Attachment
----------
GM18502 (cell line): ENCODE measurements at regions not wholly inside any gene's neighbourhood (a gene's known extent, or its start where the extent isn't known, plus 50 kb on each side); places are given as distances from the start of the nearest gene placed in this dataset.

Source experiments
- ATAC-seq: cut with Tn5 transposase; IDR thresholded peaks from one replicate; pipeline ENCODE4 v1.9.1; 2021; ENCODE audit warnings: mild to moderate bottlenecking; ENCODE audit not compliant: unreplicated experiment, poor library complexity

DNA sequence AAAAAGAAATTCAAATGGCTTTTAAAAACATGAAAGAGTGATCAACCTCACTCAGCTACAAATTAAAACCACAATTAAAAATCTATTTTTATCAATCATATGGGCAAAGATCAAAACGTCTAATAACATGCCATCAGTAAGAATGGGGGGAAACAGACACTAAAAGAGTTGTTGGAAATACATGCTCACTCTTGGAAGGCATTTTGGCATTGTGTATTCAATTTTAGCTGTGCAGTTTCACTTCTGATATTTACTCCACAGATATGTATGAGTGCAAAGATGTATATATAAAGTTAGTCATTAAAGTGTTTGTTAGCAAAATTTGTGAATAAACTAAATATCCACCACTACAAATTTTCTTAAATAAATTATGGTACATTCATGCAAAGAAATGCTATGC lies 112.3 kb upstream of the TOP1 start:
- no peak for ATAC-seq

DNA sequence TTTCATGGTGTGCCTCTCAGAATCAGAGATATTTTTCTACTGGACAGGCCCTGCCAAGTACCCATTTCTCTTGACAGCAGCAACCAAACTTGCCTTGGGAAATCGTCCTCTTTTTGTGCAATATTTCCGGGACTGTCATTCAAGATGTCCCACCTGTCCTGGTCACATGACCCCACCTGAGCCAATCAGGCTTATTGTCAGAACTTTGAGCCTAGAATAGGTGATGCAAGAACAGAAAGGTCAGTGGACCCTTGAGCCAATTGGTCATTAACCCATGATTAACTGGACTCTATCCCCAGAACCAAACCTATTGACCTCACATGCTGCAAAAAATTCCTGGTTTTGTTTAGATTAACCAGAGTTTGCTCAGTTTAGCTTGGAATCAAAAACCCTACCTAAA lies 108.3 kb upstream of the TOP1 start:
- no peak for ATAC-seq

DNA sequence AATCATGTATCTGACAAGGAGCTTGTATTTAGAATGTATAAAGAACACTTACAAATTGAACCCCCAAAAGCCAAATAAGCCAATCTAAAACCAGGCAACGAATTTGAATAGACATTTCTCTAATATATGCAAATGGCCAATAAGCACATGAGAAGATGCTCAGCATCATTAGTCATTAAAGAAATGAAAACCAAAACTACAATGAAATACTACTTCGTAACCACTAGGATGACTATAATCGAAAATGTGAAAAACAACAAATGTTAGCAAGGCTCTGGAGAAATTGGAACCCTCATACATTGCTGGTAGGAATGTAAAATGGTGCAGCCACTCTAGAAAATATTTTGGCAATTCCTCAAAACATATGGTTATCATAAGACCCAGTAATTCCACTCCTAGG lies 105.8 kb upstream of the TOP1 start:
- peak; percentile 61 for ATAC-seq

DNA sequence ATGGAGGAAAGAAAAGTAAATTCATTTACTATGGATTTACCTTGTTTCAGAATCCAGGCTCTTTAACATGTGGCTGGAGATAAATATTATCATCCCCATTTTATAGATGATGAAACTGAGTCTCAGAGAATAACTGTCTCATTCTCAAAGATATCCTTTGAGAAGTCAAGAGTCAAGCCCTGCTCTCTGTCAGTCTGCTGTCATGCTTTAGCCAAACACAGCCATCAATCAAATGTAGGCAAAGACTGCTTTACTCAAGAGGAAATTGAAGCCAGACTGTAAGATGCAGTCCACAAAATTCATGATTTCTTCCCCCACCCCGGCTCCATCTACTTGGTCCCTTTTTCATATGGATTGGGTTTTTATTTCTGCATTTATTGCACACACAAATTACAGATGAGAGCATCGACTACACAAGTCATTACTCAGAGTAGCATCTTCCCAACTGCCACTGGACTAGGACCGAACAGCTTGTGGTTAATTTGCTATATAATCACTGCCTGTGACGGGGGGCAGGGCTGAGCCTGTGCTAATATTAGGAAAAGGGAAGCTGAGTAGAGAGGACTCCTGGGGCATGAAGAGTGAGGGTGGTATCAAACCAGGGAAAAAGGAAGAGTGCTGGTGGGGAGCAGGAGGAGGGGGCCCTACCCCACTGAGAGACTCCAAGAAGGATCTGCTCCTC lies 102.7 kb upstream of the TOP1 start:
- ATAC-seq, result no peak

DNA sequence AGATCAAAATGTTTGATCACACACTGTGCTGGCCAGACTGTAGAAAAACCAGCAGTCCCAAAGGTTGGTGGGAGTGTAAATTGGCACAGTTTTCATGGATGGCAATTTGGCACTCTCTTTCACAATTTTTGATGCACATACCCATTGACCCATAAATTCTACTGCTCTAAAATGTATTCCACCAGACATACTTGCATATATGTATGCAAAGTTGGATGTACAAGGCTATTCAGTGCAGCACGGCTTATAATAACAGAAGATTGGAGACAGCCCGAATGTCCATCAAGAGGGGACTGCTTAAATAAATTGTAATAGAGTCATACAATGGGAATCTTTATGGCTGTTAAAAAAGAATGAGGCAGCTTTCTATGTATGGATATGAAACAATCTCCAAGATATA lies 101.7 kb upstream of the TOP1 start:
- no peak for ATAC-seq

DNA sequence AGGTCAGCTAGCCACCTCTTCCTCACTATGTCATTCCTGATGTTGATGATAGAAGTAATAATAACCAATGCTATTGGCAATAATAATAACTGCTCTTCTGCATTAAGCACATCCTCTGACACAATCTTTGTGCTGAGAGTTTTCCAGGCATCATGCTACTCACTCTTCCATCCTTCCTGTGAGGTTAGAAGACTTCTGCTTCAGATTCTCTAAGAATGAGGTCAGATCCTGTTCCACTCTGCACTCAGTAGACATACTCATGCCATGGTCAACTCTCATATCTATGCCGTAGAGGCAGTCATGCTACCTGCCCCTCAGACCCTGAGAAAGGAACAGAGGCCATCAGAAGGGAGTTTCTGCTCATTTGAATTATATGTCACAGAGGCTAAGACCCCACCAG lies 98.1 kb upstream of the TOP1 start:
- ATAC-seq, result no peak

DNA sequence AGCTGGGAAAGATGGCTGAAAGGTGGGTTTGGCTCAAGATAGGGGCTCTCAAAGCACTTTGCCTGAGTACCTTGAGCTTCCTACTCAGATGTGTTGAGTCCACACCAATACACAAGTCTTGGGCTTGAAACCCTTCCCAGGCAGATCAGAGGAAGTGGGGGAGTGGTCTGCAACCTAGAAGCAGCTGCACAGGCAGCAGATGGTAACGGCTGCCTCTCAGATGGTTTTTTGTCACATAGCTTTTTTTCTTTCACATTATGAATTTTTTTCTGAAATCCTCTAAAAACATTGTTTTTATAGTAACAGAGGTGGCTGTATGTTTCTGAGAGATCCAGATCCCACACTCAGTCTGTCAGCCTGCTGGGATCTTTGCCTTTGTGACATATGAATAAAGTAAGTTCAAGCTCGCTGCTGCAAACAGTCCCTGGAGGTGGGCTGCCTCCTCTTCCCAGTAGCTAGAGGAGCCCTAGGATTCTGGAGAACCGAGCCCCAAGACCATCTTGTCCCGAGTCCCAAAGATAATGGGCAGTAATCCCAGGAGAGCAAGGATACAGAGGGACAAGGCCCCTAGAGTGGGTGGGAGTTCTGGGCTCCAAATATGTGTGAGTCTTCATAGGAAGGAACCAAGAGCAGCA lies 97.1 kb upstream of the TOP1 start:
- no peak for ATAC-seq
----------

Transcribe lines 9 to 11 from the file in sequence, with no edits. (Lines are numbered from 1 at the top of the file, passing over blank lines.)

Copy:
- peak; percentile 61 for ATAC-seq

DNA sequence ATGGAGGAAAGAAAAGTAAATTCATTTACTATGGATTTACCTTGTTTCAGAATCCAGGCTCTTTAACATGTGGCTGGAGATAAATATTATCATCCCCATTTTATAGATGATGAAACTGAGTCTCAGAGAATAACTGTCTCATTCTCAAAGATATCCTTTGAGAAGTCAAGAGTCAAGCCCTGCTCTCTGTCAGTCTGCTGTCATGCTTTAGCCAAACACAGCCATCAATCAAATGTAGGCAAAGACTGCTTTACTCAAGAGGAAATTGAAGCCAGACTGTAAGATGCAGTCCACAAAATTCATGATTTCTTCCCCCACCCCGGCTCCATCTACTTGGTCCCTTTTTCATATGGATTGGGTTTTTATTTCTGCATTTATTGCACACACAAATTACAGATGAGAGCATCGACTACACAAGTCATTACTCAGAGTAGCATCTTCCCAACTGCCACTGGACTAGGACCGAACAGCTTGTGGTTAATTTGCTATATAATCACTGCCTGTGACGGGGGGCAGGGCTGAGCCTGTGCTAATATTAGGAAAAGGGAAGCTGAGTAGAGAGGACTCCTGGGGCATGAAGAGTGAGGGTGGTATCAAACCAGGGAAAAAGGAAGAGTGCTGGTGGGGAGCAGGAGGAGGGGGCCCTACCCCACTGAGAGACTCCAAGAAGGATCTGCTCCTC lies 102.7 kb upstream of the TOP1 start:
- ATAC-seq, result no peak